Publication statistics

Pub. period:2011-2012
Pub. count:4
Number of co-authors:8



Co-authors

Number of publications with 3 favourite co-authors:

Shogo Fukushima:4
Hiroyuki Kajimoto:4
Taku Hachisu:2

 

 

Productive colleagues

Michi Sato's 3 most productive colleagues in number of publications:

Hiroyuki Kajimoto:29
Shogo Fukushima:12
Masahiro Furukawa:8
 
 
 

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Michi Sato

 

Publications by Michi Sato (bibliography)

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2012
 
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Kuniyasu, Yuki, Sato, Michi, Fukushima, Shogo and Kajimoto, Hiroyuki (2012): Transmission of forearm motion by tangential deformation of the skin. In: Proceedings of the 2012 Augmented Human International Conference 2012. p. 16. Available online

When teaching device handling skills such as those required in calligraphy, sports or surgery, it is important that appropriate arm motion is transmitted from the trainer to the trainee. In this study, we present a novel, wearable haptic device that produces arm motion using force sensation. The device produces skin deformation and a pseudo-force sensation that is similarly to the force produced when the arm is "pulled". The device generates skin deformation in four directions, and in this paper we have evaluated the device using a directions perception experiment.

© All rights reserved Kuniyasu et al. and/or ACM Press

 
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Yokoyama, Maki, Okano, Yu, Sato, Michi, Fukushima, Shogo, Furukawa, Masahiro and Kajimoto, Hiroyuki (2012): Looming silhouette: an approaching visual stimulus device for pedestrians to avoid collisions. In: Proceedings of the 2012 Augmented Human International Conference 2012. p. 23. Available online

We are exposed daily to the risk of collision at numerous blind intersections. To avoid the risk of collision, we propose a system that elicits an "approaching sensation" by presenting a visual stimulus. Possible factors for the approaching sensation are the "expansion" and "motion" of a silhouette. We compared the effects of these two factors on the approaching sensation and found that to elicit an approaching sensation, the expansion factor is important, and the motion factor has a certain effect in alarming pedestrians. On the base of this result, we produced a system that presents an expanding and moving silhouette of an approaching pedestrian to the pedestrians user.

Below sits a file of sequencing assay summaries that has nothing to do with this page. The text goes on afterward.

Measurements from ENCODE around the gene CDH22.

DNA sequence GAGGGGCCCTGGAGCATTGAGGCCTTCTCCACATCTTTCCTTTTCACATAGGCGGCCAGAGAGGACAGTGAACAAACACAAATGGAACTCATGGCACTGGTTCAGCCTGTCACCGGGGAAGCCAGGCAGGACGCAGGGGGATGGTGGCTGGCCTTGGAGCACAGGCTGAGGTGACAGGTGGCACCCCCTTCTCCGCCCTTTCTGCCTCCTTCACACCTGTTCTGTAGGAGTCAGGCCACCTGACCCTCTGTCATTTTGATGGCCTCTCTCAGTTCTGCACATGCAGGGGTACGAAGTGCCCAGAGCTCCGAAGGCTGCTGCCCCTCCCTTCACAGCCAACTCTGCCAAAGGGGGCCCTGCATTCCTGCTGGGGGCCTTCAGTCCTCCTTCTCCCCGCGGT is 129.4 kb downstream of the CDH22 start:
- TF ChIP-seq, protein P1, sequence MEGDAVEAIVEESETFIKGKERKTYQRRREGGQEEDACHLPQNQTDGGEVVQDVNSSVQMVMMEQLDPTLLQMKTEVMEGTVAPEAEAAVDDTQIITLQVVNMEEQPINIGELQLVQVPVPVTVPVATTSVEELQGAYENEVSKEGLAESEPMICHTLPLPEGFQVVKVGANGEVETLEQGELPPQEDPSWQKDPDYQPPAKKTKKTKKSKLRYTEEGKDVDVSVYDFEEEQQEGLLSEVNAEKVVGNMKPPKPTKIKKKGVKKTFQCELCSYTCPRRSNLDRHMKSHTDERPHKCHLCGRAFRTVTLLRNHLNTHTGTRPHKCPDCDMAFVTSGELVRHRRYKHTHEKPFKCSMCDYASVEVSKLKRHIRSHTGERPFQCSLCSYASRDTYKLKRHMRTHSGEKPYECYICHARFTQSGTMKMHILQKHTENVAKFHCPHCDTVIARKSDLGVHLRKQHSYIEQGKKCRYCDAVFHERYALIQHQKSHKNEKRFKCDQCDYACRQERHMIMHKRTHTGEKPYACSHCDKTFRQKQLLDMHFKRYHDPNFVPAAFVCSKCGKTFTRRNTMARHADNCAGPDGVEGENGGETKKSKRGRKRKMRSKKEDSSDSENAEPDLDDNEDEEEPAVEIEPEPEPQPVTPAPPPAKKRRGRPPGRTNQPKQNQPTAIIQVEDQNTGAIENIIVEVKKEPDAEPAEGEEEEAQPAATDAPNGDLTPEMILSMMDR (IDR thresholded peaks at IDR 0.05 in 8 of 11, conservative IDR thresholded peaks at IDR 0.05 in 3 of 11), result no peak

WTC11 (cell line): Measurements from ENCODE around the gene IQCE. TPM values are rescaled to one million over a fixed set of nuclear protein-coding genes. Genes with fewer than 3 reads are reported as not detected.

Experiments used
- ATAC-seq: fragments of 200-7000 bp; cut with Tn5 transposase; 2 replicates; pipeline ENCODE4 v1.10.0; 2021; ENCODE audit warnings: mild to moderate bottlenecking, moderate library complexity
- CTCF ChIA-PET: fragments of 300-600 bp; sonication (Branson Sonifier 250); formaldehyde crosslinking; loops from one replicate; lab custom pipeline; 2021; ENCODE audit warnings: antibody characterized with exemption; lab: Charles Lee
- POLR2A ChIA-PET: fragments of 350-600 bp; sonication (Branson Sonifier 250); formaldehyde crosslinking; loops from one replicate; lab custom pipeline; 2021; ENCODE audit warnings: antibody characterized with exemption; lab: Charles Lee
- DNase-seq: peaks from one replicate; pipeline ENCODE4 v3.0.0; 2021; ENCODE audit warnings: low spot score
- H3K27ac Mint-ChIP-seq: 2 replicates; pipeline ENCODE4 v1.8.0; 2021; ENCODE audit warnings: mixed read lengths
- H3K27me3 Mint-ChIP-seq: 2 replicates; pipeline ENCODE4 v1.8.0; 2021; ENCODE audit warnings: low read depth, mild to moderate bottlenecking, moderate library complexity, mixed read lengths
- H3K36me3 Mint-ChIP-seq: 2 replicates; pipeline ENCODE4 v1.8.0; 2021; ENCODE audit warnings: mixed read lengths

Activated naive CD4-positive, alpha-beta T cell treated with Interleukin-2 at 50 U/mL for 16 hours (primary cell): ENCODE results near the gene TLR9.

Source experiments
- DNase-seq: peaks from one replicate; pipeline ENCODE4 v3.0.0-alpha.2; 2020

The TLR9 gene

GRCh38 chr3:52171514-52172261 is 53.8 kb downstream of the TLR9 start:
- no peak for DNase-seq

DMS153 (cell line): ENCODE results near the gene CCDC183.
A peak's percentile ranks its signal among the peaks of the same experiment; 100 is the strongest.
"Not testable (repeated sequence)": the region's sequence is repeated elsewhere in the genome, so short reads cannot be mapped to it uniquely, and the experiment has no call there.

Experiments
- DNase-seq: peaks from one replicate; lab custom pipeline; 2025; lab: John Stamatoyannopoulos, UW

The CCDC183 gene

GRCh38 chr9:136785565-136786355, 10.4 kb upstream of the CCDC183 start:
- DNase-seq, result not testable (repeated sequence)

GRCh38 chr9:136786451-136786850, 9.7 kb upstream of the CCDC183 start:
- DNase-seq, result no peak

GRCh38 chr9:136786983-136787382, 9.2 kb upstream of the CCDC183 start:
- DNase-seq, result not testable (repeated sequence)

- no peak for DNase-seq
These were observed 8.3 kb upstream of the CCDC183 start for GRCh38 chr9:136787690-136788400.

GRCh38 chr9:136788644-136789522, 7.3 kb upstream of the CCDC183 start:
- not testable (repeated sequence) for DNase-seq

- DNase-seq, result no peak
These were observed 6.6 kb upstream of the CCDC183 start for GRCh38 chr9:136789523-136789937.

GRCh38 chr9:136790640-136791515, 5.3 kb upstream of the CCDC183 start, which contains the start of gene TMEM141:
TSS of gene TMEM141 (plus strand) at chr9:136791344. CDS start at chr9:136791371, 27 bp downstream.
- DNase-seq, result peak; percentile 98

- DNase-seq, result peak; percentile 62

© All rights reserved Yokoyama et al. and/or ACM Press

 
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Kurihara, Yosuke, Kuniyasu, Yuki, Hachisu, Taku, Sato, Michi, Fukushima, Shogo and Kajimoto, Hiroyuki (2012): Augmentation of kinesthetic sensation by adding "rotary switch feeling" feedback. In: Proceedings of the 2012 Augmented Human International Conference 2012. p. 28. Available online

In sports, dancing and playing music, it is important to achieve correct body movement as it greatly affects performance. However, matching one's movement with ideal movement is fundamentally difficult, because we do not have a detailed perception of our own body movement. In this study, we propose to present "rotary switch feeling" feedback as a new haptic cue. A periodical ticking sensation, like that of a rotary switch, can be presented at each joint so that the user vividly perceives his/her movement. This paper presents a simple mechanical prototype that is attached to the elbow.

© All rights reserved Kurihara et al. and/or ACM Press

2011
 
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Hachisu, Taku, Sato, Michi, Fukushima, Shogo and Kajimoto, Hiroyuki (2011): HaCHIStick: simulating haptic sensation on tablet pc for musical instruments application. In: Proceedings of the 2011 ACM Symposium on User Interface Software and Technology 2011. pp. 73-74. Available online

In this paper, we propose a novel stick-type interface, the "HaCHIStick," for musical performance on a tablet PC. The HaCHIStick is composed of a stick with an embedded vibrotactile actuator, a visual display, and an elastic sheet on the display. By combining the kinesthetic sensation induced by striking the elastic sheet with vibrotactile sensation, the system provides natural haptic cues that enable the user to feel what they strike with the stick, such as steel or wood. This haptic interaction would enrich the user's experience when playing the instruments. The interface is regarded as a type of haptic augmented reality (AR) system, with a relatively simple setup.

© All rights reserved Hachisu et al. and/or ACM Press

 
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